They’re investing in younger, earlier-stage companies, and they’re more willing to take a minority stake than they were, because they’ve got to put the money to work,” Stewart says. “It’s more of a sellers’ market.”

Family businesses are often strong can­didates for outside investment. “It’s a rare family that can continue to evolve and grow a business without help from a third party,” says Dave Brackett, co-founder and CEO of private credit manager Antares Capital, which has helped finance acqui­sitions for more than 400 private equity firms. “You constantly need to innovate and bring people on board.”

Selling a meaningful stake in your company can be life-altering. That’s why we’ve created this list of founder-friendly private equity firms. We identified firms that have invested in founder-led companies, gathered data on how their portfolio companies have grown, and asked entrepreneurs to tell us about their experiences–including what any founder should know about outside investors.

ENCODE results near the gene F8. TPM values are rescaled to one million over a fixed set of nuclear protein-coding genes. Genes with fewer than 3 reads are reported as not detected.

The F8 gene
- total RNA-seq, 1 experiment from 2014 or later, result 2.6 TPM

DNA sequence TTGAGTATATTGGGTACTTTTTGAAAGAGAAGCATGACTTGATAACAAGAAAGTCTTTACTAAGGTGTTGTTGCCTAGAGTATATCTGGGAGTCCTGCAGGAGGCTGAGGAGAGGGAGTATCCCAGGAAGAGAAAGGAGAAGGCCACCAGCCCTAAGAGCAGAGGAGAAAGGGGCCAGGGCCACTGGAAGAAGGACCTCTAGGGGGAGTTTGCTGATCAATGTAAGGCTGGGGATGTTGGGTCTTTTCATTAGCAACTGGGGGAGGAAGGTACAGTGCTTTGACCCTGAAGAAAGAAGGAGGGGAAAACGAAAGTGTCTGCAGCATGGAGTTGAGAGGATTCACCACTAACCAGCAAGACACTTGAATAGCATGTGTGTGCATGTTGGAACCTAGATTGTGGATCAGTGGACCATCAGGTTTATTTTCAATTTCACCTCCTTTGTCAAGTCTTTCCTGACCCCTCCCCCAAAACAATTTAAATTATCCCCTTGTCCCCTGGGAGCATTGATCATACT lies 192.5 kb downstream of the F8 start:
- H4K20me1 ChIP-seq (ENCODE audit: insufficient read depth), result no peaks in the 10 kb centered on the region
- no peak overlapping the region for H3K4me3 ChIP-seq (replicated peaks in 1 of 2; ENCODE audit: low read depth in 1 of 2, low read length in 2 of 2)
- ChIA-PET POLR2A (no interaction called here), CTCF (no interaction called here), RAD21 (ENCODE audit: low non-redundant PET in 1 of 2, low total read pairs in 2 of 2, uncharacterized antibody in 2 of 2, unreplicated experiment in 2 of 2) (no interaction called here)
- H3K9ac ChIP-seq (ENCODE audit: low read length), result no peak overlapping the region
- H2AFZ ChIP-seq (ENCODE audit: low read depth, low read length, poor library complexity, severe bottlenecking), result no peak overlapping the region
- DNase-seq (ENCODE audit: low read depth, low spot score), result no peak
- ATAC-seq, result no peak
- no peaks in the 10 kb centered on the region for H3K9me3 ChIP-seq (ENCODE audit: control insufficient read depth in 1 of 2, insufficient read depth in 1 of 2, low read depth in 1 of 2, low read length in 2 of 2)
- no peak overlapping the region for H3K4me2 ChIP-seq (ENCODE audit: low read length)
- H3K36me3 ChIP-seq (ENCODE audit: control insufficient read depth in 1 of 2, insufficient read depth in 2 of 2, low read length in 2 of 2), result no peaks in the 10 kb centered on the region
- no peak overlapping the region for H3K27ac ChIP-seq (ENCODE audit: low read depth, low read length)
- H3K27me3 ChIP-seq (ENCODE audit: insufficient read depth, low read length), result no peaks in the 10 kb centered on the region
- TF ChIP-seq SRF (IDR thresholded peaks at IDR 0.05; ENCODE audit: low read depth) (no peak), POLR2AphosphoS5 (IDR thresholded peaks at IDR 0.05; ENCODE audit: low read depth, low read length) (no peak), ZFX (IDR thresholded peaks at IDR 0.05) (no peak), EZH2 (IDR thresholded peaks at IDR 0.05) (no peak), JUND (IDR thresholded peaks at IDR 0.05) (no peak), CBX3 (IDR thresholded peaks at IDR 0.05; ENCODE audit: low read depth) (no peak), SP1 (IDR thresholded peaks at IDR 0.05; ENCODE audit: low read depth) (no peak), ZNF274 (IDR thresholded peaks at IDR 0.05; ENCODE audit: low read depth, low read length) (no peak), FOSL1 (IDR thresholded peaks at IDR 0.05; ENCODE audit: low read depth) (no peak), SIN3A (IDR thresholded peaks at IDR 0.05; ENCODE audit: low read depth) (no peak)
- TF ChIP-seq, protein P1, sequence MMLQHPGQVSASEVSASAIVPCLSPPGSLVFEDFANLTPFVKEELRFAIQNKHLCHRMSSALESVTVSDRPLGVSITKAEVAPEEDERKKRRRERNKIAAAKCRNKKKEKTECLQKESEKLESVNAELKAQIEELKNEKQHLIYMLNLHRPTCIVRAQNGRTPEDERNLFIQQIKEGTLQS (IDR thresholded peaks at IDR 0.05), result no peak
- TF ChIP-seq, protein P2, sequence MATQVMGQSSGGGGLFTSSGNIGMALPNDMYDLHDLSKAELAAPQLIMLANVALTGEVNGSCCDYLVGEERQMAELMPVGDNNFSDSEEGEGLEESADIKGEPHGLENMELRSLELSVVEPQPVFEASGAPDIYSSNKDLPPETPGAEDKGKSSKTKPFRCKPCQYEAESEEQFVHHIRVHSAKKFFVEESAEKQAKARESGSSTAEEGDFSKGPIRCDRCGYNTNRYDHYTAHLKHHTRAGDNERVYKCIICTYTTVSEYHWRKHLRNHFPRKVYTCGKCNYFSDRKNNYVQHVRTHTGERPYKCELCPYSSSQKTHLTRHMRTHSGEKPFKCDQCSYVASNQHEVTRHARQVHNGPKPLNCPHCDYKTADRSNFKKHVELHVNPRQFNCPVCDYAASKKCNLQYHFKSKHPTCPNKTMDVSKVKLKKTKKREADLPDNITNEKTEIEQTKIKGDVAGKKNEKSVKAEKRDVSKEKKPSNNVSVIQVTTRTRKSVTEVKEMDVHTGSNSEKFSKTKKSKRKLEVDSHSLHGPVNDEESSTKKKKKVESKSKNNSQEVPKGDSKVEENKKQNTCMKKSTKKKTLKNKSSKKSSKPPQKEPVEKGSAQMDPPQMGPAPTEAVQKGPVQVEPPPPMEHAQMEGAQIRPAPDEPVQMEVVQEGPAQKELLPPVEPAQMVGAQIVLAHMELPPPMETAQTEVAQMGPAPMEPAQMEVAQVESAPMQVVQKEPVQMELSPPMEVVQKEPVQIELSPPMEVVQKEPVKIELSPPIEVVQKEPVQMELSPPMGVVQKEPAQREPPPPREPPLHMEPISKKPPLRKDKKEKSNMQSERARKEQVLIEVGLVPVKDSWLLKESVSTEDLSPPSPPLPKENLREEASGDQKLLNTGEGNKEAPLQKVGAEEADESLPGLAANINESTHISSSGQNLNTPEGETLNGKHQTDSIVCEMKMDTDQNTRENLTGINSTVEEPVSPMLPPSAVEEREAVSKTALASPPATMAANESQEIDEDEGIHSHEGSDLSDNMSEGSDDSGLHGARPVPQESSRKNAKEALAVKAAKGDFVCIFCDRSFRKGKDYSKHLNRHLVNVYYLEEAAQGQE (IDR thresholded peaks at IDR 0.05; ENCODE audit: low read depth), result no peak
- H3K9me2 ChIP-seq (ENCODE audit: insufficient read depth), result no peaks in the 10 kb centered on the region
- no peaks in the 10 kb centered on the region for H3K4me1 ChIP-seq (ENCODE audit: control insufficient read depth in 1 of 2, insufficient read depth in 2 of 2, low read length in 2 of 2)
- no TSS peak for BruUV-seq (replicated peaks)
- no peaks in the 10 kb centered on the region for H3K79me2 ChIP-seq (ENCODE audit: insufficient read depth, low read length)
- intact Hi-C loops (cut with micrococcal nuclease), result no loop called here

That research has yielded our list of 50 firms with a track record of successfully backing entrepreneurs. Think of it as the first step in doing your own due diligence.

The Top 50 Founder-Friendly Private Equity Firms

Accel-KKR Menlo Park, CA $15M-$200M annual revenue
Alpine Investors San Francisco, CA $5M-$100M annual revenue
Berkshire Partners Boston, MA $100M and above in annual revenue
Blue Point Capital Partners Cleveland, OH $20M-$300M annual revenue
Brentwood Associates Los Angeles, CA $25M-$500M annual revenue
Bridge Growth Partners New York, NY $50M-$500M annual revenue
CCMP Capital New York, NY $250M-$2B enterprise value
Clayton, Dubilier & Rice New York, NY Typically invests $100M and above